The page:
Thursday, November 26, 2009

Bipartisan Reforms Would Strengthen State Education

This article by Senate Majority Leader Mike Bishop makes sense. Education must be a top priority in our long run economic growth in our state (along with improving the business climate). The challenge is finding sufficient savings in the remainder of the state budget to keep adequately funding education without raising taxes. It can be done.

Bipartisan reforms would strengthen state education
Sen. Michael D. Bishop

Politics should stop at the classroom door when reforming education.

Michigan must move now to turn around failing schools.

When it comes to improving the education of our children, making sure they have top-quality schools and preparing them for 21st-century jobs, we must put politics aside and work together

Now is the time to make real, meaningful reforms to turn around failing schools and increase statewide student achievement.

Senate Republicans continue to work on several key reforms that fulfill the requirements of President Barack Obama's Race to the Top plan, which makes our state eligible for up to $400 million in additional funding to improve Michigan schools. . . . ”

Senate bills

  • Bill 965: Creates an "interim teaching certificate" for individuals with a college bachelor's degree who are taking a 12 credit hour alternative "intensive teaching program" that meets state standards.
  • Bills 925 and 926: Allows "schools of excellence" operated by highly accredited charter or other public schools from outside the state. They don't count against state cap of 150 charter schools. Districts where these schools exist would receive state "transition payments" to ease possible student losses.
  • Bills 981-983: Failing public schools could run by a "turnaround school chief educational officer" or management firm that could reassign workers, suspend union work rules and control curriculum and discretionary spending.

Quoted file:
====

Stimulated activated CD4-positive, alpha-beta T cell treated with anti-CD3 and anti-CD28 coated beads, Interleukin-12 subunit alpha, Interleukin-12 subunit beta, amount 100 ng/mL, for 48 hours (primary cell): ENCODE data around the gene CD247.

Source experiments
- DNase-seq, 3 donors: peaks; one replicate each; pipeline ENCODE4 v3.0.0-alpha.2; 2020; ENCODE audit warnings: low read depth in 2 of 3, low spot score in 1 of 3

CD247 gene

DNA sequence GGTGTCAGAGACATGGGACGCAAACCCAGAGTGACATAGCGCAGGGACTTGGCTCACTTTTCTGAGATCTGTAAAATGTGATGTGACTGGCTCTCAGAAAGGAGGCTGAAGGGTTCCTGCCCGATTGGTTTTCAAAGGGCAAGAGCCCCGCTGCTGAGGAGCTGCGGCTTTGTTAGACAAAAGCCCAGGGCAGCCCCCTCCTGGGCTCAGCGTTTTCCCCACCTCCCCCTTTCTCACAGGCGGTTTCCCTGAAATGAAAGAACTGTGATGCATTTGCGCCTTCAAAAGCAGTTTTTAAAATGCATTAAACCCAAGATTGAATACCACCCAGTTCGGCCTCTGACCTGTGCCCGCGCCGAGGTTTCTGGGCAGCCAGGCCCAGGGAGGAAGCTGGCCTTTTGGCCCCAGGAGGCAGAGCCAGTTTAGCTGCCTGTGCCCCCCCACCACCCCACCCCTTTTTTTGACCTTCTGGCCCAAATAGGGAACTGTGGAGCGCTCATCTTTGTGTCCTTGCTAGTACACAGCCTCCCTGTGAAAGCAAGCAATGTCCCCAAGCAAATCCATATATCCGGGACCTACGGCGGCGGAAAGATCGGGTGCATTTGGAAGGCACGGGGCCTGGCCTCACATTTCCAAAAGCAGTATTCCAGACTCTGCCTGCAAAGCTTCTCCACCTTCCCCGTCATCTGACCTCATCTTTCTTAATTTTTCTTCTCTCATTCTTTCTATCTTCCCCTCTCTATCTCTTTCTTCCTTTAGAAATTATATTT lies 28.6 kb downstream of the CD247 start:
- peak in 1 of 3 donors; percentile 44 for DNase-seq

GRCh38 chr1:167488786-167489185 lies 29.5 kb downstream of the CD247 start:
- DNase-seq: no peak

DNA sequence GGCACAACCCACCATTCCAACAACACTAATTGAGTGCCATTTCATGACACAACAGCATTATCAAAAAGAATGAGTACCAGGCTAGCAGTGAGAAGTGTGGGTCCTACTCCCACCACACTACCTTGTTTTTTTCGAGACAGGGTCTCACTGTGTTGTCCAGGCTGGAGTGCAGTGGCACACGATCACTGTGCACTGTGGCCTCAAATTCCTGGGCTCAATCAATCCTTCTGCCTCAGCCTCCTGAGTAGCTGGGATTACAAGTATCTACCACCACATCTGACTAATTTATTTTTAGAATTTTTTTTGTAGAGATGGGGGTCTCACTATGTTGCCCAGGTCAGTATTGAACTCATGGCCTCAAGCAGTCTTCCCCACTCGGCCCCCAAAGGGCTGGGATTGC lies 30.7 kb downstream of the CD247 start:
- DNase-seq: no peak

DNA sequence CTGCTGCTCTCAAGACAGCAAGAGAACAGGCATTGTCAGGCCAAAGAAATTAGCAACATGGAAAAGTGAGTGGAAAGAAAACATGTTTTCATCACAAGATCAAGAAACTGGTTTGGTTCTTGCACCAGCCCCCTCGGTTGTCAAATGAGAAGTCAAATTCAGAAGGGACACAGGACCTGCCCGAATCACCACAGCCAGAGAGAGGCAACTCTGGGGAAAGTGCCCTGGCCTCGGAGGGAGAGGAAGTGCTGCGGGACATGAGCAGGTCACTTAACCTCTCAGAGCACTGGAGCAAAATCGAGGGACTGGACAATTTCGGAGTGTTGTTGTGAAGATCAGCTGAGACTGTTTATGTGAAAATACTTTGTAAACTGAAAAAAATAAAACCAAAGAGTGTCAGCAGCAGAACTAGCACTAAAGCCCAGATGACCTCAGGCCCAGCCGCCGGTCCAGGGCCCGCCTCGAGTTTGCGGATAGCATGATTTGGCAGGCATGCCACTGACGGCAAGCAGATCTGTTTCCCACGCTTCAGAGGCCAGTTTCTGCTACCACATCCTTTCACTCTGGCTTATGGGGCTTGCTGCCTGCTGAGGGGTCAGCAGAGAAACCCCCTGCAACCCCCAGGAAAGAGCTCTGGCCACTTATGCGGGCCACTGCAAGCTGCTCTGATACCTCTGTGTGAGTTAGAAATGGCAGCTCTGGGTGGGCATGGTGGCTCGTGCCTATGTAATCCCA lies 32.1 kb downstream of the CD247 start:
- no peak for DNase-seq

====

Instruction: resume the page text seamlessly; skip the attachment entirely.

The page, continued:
Click here for more.

Wednesday, November 25, 2009

10 Republican Principles Proposed by RNC Leaders

Some members of the Republican National Committee (RNC) signed on to a resolution that will be proposed at the RNC's winter meeting in January, which lists 10 positions Republican candidates should support to demonstrate that they "espouse conservative principles and public policies":
  1. We support smaller government, smaller national debt, lower deficits and lower taxes by opposing bills like Obama's "stimulus" bill;
  2. We support market-based health care reform and oppose Obama-style government run health care;
  3. We support market-based energy reforms by opposing cap and trade legislation;
  4. We support workers' right to secret ballot by opposing card check;
  5. We support legal immigration and assimilation into American society by opposing amnesty for illegal immigrants;
  6. We support victory in Iraq and Afghanistan by supporting military-recommended troop surges;
  7. We support containment of Iran and North Korea, particularly effective action to eliminate their nuclear weapons threat;
  8. We support retention of the Defense of Marriage Act;
  9. We support protecting the lives of vulnerable persons by opposing health care rationing and denial of health care and government funding of abortion; and
  10. We support the right to keep and bear arms by opposing government restrictions on gun ownership.

In the spirit of Ronald Reagan "that someone who agreed with him 8 out of 10 times was his friend, not his opponent.", I agree with the 10 principles.

The only one I may not be in total agreement is No. 1, in that I probably would have voted for "a" stimulus bill, as the economy was close to a meltdown. I would have wanted a bill more aimed with tax cuts, rather than spending on pet projects that furthered the Democrats' agenda and paid off some of their campaign debts to many interest groups.

Friday, November 20, 2009

Lifelong Learning

Yesterday I finished listening to the 36 lecture CD series, "Economics", by Timothy Taylor, one of the "Great Courses" from The Teaching College. Even after having taken 27 courses in Economics or Econometrics throughout the years, it was a great refresher, with a very balanced discussion of the pros and cons of many policy issues. I highly recommend it.

I have listened to MANY courses in the Great Courses series, making good use of my drive time, and highly recommend them. Many are available from the Saline District Library.

Anyone who says they cannot afford to get an education is making excuses, because if one wants, he/she can get an education free, just maybe not a college degree. A person can improve their marketability and value in the labor market.

I fully believe, in the long run, one is compensated in direct proportion to the service to others one provides. How much service do you wish to provide?